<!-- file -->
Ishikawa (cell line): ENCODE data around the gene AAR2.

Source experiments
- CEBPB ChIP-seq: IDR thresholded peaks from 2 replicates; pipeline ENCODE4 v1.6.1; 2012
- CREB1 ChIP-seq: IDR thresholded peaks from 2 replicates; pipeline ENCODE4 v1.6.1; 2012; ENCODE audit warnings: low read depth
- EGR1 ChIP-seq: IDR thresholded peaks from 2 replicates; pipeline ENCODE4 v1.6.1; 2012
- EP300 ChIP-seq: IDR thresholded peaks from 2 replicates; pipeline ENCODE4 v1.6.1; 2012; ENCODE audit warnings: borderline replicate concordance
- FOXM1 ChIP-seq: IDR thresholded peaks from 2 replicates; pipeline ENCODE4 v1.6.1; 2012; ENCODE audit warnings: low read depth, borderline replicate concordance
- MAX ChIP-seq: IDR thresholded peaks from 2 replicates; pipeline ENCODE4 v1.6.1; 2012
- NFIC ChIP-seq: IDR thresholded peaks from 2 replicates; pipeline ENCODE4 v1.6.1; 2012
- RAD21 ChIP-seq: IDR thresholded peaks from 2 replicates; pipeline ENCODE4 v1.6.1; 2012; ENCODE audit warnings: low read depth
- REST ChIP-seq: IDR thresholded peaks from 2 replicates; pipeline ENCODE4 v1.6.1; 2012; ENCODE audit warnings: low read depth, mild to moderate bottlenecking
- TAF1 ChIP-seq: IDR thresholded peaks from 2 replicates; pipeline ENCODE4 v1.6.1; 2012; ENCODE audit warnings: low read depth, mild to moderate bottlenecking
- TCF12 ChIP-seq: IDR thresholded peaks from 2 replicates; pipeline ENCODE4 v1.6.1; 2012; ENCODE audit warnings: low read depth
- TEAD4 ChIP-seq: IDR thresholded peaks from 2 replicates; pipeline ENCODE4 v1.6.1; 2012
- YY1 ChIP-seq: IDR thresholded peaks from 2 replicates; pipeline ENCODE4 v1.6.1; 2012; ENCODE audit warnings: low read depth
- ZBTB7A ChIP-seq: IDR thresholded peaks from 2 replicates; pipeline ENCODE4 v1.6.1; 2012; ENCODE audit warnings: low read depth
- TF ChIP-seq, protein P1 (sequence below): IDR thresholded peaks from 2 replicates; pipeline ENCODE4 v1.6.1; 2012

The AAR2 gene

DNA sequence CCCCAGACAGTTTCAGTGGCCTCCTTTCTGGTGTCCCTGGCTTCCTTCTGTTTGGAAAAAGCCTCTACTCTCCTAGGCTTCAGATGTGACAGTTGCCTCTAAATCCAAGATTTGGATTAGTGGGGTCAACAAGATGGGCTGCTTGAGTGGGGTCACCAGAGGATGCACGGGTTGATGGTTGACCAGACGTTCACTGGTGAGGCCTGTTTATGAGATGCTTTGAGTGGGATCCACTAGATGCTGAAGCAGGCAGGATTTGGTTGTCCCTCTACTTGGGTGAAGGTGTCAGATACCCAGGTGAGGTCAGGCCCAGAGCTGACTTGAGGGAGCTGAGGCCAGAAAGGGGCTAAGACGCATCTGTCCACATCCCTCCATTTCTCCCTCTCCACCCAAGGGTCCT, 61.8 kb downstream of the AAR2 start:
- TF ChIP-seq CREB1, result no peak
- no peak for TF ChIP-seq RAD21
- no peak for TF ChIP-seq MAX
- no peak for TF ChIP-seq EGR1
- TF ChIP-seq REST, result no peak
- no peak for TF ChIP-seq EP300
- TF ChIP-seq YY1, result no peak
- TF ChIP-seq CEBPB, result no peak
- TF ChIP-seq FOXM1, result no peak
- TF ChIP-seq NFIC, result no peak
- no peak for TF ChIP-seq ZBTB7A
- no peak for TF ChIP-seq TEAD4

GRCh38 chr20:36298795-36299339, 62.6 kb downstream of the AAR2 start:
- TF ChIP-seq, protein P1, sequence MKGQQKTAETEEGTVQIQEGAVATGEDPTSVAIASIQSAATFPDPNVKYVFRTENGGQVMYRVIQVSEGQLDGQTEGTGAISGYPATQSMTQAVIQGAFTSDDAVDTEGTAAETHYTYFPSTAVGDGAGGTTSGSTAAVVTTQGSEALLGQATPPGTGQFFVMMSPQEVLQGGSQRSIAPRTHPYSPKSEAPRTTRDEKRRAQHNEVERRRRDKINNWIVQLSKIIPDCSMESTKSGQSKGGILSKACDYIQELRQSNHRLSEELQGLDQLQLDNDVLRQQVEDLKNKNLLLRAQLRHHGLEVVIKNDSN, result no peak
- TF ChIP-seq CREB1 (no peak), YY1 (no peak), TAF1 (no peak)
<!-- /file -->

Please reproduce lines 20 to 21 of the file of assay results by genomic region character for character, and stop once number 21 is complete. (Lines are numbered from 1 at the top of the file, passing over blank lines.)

- TF ChIP-seq CREB1, result no peak
- no peak for TF ChIP-seq RAD21